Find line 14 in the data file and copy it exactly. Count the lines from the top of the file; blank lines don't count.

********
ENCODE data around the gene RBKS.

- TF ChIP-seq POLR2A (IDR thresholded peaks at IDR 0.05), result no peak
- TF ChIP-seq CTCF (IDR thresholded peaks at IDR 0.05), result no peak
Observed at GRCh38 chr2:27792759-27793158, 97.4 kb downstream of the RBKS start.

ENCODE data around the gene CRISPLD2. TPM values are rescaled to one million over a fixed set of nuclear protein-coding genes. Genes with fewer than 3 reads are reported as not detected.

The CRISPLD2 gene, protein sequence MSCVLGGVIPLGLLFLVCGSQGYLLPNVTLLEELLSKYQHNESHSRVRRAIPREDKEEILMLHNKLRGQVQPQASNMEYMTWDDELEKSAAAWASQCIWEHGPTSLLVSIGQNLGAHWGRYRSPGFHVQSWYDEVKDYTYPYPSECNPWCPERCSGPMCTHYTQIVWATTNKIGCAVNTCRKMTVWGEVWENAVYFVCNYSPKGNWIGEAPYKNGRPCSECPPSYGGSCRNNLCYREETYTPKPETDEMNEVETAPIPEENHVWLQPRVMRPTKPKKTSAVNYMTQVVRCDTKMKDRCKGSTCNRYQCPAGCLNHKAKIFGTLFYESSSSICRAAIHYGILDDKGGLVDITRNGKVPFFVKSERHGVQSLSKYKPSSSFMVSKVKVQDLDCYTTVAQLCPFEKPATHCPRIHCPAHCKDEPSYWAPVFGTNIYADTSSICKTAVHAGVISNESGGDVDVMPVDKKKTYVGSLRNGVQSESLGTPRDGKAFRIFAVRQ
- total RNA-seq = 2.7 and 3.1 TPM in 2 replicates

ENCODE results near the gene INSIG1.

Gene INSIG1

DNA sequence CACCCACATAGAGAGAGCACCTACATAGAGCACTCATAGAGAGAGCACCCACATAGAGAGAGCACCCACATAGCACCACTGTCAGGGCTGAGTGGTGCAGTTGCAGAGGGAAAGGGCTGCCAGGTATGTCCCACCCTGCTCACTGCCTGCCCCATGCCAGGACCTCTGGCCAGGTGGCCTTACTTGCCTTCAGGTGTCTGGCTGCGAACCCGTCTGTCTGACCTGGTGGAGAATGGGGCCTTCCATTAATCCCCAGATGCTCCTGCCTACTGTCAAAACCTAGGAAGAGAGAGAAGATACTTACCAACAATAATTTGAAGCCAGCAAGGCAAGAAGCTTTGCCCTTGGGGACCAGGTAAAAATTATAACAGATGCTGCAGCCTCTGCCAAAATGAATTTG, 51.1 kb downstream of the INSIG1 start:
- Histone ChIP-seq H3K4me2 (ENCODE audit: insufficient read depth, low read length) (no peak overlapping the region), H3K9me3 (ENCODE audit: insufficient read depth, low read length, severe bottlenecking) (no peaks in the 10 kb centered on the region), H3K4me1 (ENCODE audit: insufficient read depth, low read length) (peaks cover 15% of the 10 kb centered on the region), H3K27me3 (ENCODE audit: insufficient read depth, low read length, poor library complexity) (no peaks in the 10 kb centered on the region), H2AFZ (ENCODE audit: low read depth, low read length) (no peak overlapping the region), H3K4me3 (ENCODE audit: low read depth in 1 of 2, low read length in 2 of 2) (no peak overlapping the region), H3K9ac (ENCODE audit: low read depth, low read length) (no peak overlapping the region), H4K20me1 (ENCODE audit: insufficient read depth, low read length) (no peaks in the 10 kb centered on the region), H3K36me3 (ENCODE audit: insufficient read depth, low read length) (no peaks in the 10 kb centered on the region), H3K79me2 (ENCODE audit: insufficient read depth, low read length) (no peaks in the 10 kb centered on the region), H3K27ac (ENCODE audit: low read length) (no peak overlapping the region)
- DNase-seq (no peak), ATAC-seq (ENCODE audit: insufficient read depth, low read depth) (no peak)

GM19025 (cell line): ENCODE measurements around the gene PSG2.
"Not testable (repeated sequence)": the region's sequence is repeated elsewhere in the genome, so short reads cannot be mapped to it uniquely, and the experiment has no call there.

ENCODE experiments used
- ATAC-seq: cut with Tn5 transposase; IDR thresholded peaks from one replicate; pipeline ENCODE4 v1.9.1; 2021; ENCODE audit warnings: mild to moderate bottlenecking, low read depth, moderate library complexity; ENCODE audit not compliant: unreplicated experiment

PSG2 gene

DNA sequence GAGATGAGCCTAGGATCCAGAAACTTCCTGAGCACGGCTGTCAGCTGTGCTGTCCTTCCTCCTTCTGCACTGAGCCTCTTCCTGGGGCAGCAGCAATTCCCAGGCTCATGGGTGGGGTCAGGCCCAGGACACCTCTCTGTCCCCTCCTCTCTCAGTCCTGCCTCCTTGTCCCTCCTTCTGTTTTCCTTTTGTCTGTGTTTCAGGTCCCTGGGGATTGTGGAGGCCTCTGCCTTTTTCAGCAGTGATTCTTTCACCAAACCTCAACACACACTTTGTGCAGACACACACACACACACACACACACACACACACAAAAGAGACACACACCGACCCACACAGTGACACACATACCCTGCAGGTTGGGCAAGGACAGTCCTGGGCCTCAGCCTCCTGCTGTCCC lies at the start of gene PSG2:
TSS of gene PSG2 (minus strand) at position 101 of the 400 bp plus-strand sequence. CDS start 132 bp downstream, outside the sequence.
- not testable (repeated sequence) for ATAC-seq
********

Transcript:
"Not testable (repeated sequence)": the region's sequence is repeated elsewhere in the genome, so short reads cannot be mapped to it uniquely, and the experiment has no call there.